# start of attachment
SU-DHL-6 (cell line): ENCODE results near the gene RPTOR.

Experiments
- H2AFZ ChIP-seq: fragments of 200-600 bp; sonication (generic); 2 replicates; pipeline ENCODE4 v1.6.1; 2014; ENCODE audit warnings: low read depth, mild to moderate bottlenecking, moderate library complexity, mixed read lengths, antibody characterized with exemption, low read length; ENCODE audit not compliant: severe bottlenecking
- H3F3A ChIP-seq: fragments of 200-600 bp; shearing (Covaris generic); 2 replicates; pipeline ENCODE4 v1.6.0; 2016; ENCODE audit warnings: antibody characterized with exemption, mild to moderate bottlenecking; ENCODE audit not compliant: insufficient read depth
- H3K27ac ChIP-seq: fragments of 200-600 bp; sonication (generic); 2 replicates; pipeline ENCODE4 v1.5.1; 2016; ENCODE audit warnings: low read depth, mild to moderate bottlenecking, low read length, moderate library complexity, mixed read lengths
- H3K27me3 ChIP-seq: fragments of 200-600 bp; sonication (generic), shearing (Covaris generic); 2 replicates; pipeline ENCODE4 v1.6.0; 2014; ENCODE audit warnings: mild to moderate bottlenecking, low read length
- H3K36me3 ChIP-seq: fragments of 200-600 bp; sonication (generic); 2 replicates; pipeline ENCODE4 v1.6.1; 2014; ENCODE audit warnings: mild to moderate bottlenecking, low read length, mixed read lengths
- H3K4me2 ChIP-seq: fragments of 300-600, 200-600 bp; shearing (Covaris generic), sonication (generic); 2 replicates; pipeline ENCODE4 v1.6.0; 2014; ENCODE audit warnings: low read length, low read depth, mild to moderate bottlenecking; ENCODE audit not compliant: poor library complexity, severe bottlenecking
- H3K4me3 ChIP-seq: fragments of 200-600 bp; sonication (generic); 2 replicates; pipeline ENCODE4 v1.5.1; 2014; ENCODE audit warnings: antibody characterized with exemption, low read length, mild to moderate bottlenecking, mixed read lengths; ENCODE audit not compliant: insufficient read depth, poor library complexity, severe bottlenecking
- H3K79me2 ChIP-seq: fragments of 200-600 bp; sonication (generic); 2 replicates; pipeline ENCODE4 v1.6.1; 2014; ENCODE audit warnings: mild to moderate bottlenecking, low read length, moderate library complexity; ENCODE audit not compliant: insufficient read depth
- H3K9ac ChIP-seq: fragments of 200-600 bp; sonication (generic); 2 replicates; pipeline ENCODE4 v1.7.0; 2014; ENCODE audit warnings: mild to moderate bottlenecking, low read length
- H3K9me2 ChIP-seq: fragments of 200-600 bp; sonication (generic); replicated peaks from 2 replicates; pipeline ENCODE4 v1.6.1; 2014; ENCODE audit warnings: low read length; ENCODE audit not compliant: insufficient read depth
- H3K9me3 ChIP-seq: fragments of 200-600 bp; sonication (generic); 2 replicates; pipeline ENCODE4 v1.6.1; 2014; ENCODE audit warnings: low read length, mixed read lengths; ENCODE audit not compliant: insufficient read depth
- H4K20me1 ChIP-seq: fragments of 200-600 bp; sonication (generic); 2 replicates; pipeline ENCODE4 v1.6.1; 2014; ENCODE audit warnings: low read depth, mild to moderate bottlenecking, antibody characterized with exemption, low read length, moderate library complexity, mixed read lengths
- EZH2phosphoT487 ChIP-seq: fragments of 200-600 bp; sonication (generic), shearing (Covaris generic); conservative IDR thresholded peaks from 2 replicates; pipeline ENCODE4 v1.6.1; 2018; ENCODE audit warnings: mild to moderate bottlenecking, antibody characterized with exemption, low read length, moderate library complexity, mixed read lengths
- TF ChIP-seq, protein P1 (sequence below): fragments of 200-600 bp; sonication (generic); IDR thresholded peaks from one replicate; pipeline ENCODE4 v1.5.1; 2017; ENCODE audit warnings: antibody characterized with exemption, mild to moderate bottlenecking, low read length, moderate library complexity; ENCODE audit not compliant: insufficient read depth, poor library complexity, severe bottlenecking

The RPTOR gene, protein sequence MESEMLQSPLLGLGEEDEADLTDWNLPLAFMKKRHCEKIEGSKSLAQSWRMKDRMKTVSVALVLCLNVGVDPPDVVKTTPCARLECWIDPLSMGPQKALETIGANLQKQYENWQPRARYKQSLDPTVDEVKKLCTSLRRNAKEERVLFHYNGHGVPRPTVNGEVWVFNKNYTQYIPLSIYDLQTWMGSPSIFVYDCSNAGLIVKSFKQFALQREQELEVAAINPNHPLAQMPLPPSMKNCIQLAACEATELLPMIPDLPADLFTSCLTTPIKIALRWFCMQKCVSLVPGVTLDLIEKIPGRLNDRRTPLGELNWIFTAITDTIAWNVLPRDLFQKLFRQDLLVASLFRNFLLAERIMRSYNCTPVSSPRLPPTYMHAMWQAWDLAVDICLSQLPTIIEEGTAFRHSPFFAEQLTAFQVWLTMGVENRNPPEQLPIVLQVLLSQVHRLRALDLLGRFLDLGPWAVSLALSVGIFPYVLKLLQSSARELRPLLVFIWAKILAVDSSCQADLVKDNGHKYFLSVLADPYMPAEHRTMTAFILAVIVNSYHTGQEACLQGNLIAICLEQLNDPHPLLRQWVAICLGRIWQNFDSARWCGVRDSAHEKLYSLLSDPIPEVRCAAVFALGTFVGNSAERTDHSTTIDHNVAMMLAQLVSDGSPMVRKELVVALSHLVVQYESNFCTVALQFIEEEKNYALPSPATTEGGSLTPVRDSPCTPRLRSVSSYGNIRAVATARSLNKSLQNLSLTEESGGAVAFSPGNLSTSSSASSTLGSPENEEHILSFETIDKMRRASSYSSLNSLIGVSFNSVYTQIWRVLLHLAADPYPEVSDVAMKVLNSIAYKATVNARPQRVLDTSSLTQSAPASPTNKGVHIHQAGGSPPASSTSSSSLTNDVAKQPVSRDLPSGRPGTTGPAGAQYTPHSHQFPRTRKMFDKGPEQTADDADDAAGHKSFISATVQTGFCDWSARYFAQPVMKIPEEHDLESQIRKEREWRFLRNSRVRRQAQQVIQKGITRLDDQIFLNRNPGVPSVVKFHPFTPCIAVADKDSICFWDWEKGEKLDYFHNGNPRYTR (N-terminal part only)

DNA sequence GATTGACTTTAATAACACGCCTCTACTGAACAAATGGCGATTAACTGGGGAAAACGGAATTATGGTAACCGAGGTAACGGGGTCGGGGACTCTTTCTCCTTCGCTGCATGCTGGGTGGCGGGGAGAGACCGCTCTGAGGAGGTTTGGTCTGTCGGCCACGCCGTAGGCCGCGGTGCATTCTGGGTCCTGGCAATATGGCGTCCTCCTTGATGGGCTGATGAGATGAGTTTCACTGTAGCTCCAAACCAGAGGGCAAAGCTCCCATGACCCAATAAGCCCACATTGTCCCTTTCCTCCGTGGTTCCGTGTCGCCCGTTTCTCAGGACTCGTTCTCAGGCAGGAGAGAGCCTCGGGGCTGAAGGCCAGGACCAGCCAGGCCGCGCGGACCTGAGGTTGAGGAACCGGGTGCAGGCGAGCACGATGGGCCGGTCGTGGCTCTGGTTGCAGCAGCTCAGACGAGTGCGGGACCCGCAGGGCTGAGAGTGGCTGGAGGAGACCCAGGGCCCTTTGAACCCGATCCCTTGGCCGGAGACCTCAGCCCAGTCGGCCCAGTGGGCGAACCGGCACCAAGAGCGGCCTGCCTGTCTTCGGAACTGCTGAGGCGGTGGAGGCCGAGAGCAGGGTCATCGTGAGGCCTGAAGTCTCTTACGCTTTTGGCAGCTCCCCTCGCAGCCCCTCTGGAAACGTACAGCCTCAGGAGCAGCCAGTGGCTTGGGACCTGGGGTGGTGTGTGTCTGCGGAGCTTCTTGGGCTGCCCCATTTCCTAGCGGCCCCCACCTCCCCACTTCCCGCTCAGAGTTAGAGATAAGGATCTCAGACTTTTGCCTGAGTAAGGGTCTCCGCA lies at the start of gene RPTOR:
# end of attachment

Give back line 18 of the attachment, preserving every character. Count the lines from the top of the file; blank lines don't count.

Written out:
DNA sequence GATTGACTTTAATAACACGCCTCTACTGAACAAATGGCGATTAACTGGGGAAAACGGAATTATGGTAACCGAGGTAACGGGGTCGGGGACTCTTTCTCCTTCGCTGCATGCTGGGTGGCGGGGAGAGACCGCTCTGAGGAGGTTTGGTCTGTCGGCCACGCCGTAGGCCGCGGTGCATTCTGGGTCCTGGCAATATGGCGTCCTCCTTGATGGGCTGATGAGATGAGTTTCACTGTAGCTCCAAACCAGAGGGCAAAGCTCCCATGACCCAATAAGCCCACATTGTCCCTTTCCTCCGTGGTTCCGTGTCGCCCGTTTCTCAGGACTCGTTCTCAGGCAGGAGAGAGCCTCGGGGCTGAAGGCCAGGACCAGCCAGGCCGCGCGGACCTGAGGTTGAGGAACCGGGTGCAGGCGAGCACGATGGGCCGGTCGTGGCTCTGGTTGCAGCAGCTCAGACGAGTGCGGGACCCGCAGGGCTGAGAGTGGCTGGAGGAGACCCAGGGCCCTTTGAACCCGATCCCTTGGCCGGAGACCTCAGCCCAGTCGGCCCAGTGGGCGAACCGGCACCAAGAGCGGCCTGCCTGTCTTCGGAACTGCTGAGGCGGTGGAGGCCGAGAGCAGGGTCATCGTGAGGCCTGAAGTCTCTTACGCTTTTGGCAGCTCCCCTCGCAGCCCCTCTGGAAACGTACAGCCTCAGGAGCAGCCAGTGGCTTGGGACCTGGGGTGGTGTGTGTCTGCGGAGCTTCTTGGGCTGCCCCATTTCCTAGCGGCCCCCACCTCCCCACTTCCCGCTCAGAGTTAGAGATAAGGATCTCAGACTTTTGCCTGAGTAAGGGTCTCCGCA lies at the start of gene RPTOR: